Windsor

Sewing cooperative could create jobs one stitch at a time

The Windsor Workers Education Centre has been teaching a small group of women how to sew for the past year in order to give participants new skills.

Group launches fundraising campaign to create entrepreneurial worker cooperative

Israel Abraham says a sewing cooperative would allow her to gain the skills she needs to find work in Windsor. (Stacey Janzer/CBC)

A Windsor sewing group is looking to drum up a small pot of cash that could potentially lead to the creation of new jobs for residents one stitch at a time.

The Windsor Workers Education Centre has been teaching a small group of women how to sew for the past year in order to give participants new skills.

That same group now wants to step up the training to fashion a worker cooperative that the members will run, learning even more valuable skills like handling finances and running meetings.

Israel Abraham, who immigrated from Ethiopia more than 15 years ago, has been part of the Straight Lines Sewing Collective. She wants to turn her new skills into a job, which she says is better than going back to school and taking on huge financial debt.

Narvilyn is a member of the sewing collective that works out of the Windsor Workers' Education Centre. ( © 2016 Douglas MacLellan)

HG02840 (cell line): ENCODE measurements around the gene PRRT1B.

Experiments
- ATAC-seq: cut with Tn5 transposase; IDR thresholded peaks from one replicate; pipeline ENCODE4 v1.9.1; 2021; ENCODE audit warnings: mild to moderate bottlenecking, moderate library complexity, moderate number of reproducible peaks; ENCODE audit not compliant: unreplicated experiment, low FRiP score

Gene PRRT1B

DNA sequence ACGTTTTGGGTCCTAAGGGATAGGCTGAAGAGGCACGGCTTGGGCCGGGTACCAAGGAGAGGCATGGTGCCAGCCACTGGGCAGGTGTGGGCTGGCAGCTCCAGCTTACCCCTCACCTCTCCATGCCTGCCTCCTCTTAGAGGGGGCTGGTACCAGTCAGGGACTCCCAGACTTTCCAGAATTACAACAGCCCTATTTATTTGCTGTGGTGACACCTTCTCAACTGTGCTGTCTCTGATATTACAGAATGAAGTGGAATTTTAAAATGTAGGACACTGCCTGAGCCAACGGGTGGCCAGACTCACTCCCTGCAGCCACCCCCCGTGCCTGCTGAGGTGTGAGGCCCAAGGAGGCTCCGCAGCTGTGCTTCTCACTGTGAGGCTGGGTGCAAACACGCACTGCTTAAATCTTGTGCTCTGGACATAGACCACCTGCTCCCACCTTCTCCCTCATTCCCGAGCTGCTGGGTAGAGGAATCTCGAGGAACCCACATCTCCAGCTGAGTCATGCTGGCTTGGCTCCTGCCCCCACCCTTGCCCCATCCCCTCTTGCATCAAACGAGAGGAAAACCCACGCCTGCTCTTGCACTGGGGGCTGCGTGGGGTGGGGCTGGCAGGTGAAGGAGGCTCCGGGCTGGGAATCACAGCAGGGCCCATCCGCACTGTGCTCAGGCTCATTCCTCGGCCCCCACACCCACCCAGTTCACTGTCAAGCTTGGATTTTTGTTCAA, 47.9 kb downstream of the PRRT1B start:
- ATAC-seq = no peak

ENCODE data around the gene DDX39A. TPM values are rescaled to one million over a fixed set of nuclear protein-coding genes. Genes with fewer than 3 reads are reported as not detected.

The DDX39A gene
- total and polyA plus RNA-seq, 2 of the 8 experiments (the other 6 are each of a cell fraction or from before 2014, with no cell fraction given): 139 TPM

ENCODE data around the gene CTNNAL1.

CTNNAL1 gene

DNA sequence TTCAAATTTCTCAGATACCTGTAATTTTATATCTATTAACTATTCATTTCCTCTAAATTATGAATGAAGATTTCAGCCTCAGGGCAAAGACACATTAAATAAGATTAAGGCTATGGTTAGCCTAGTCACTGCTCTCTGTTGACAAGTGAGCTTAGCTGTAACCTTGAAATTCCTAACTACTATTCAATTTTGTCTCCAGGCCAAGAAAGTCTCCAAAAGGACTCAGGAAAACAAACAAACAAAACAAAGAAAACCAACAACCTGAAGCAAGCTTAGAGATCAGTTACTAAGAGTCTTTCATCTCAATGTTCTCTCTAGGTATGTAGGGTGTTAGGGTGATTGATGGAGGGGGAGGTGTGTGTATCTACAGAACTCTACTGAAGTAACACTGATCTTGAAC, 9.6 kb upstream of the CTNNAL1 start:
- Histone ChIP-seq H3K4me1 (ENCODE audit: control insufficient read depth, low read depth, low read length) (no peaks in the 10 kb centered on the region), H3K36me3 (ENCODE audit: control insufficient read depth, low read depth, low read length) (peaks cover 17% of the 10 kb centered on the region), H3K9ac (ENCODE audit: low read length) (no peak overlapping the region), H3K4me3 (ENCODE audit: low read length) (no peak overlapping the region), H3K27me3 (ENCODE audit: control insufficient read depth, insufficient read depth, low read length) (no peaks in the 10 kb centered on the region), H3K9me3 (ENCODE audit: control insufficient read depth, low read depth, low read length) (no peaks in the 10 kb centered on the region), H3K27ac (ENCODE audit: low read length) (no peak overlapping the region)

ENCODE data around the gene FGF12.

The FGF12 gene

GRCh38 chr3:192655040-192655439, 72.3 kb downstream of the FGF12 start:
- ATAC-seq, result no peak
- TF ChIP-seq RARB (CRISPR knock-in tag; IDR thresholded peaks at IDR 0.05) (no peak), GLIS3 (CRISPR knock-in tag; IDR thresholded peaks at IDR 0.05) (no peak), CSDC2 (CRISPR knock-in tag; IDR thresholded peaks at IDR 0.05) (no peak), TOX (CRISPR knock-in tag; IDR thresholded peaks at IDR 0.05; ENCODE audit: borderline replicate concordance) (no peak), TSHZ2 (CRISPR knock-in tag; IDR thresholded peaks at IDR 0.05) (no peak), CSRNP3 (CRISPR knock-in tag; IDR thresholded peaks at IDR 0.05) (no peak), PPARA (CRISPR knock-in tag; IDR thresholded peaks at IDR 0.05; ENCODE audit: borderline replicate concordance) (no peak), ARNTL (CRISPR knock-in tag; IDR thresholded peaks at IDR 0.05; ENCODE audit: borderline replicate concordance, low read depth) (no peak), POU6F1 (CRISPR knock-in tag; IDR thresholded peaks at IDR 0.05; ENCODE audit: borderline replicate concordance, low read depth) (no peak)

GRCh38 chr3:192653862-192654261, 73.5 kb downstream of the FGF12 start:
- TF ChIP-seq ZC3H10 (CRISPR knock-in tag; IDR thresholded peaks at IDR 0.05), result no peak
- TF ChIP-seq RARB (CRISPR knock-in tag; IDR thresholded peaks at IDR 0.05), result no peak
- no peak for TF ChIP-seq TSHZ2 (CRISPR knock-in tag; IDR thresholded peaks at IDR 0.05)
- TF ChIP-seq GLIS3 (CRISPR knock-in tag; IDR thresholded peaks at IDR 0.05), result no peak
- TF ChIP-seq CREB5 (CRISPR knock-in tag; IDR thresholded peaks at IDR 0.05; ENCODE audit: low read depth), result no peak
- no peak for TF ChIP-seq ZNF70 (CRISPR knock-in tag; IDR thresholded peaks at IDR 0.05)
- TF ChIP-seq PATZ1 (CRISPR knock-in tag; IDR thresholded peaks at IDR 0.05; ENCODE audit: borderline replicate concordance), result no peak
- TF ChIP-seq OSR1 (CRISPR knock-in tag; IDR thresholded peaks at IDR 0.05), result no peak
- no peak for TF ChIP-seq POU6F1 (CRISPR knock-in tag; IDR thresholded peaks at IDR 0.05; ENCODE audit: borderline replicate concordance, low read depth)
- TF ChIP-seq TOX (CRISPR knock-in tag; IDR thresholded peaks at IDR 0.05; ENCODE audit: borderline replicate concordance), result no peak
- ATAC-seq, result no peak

"I want to be able to provide for my children," she said. "Without us owing money, we'll be able to help ourselves and also the community."

The collective launched a GoFundMe fundraising campaign with the goal of bringing in $2,000, which will pay for a teacher to conduct a 30-hour course for the students.

Mireille Coral is trying to raise funding to train a group of Windsorites how to sew. The concept is part of a proposed cooperative that aims to give participants valuable business skills that will help them find jobs. (Stacey Janzer/CBC)

Mireille Coral, who volunteers at the education centre, says the training will allow the members to gain valuable skills.

"You — with the other members of the cooperative — will be running that business, making decisions that benefit you," she told CBC News.

Both women and men have already expressed interest in taking the new course.